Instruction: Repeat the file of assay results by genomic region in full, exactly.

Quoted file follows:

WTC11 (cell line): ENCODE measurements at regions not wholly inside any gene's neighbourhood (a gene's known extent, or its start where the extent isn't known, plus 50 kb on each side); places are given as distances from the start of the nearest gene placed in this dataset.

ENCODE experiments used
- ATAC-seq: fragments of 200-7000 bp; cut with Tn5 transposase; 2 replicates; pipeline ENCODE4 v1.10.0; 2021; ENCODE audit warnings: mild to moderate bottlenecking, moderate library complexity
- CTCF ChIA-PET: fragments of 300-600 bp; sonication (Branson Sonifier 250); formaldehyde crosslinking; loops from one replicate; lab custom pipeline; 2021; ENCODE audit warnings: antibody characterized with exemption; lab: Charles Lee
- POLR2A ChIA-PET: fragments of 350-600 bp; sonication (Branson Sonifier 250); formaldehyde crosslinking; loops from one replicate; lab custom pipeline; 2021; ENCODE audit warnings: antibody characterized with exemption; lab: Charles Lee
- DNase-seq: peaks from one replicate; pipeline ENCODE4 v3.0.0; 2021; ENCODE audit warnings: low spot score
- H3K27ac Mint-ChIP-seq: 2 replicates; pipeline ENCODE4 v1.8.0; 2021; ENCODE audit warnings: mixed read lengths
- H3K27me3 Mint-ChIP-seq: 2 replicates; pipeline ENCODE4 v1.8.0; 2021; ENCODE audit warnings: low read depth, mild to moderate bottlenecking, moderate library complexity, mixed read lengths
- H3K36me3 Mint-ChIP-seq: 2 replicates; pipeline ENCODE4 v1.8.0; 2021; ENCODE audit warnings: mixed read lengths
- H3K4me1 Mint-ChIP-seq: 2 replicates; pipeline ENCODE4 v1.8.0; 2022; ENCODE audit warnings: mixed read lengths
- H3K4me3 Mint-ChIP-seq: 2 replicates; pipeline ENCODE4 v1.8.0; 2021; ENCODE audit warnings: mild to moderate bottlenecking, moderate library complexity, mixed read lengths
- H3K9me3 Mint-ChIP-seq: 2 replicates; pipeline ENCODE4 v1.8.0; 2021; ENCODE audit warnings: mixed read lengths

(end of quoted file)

WTC11 (cell line): ENCODE measurements at regions not wholly inside any gene's neighbourhood (a gene's known extent, or its start where the extent isn't known, plus 50 kb on each side); places are given as distances from the start of the nearest gene placed in this dataset.

ENCODE experiments used
- ATAC-seq: fragments of 200-7000 bp; cut with Tn5 transposase; 2 replicates; pipeline ENCODE4 v1.10.0; 2021; ENCODE audit warnings: mild to moderate bottlenecking, moderate library complexity
- CTCF ChIA-PET: fragments of 300-600 bp; sonication (Branson Sonifier 250); formaldehyde crosslinking; loops from one replicate; lab custom pipeline; 2021; ENCODE audit warnings: antibody characterized with exemption; lab: Charles Lee
- POLR2A ChIA-PET: fragments of 350-600 bp; sonication (Branson Sonifier 250); formaldehyde crosslinking; loops from one replicate; lab custom pipeline; 2021; ENCODE audit warnings: antibody characterized with exemption; lab: Charles Lee
- DNase-seq: peaks from one replicate; pipeline ENCODE4 v3.0.0; 2021; ENCODE audit warnings: low spot score
- H3K27ac Mint-ChIP-seq: 2 replicates; pipeline ENCODE4 v1.8.0; 2021; ENCODE audit warnings: mixed read lengths
- H3K27me3 Mint-ChIP-seq: 2 replicates; pipeline ENCODE4 v1.8.0; 2021; ENCODE audit warnings: low read depth, mild to moderate bottlenecking, moderate library complexity, mixed read lengths
- H3K36me3 Mint-ChIP-seq: 2 replicates; pipeline ENCODE4 v1.8.0; 2021; ENCODE audit warnings: mixed read lengths
- H3K4me1 Mint-ChIP-seq: 2 replicates; pipeline ENCODE4 v1.8.0; 2022; ENCODE audit warnings: mixed read lengths
- H3K4me3 Mint-ChIP-seq: 2 replicates; pipeline ENCODE4 v1.8.0; 2021; ENCODE audit warnings: mild to moderate bottlenecking, moderate library complexity, mixed read lengths
- H3K9me3 Mint-ChIP-seq: 2 replicates; pipeline ENCODE4 v1.8.0; 2021; ENCODE audit warnings: mixed read lengths